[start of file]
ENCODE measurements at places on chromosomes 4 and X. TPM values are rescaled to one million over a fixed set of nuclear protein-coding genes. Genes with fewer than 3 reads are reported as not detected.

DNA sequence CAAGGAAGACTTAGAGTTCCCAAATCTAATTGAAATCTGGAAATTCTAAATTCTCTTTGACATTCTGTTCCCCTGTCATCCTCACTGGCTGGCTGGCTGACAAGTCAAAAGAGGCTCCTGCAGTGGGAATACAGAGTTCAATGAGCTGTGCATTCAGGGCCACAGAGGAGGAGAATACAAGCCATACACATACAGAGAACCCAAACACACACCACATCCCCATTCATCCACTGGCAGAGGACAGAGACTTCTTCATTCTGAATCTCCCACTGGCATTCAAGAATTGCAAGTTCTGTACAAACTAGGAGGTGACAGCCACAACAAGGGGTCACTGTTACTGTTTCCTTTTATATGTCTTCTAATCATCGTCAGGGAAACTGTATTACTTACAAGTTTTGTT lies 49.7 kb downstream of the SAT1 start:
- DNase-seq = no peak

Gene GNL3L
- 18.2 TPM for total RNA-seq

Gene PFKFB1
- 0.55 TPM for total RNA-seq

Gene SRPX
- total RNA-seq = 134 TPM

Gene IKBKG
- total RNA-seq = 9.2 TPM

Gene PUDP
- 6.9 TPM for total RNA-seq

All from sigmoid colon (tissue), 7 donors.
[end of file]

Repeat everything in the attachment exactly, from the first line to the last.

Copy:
ENCODE measurements at places on chromosomes 4 and X. TPM values are rescaled to one million over a fixed set of nuclear protein-coding genes. Genes with fewer than 3 reads are reported as not detected.

DNA sequence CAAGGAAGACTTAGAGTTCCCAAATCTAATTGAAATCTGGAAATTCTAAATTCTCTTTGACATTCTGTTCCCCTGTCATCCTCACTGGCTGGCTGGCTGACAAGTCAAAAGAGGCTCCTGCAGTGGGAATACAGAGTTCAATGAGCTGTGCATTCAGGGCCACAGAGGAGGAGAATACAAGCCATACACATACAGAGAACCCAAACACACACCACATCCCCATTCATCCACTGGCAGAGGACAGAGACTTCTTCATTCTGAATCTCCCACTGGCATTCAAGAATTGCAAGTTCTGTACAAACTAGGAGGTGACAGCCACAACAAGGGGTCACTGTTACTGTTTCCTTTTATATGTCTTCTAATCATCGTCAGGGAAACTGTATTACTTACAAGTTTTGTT lies 49.7 kb downstream of the SAT1 start:
- DNase-seq = no peak

Gene GNL3L
- 18.2 TPM for total RNA-seq

Gene PFKFB1
- 0.55 TPM for total RNA-seq

Gene SRPX
- total RNA-seq = 134 TPM

Gene IKBKG
- total RNA-seq = 9.2 TPM

Gene PUDP
- 6.9 TPM for total RNA-seq

All from sigmoid colon (tissue), 7 donors.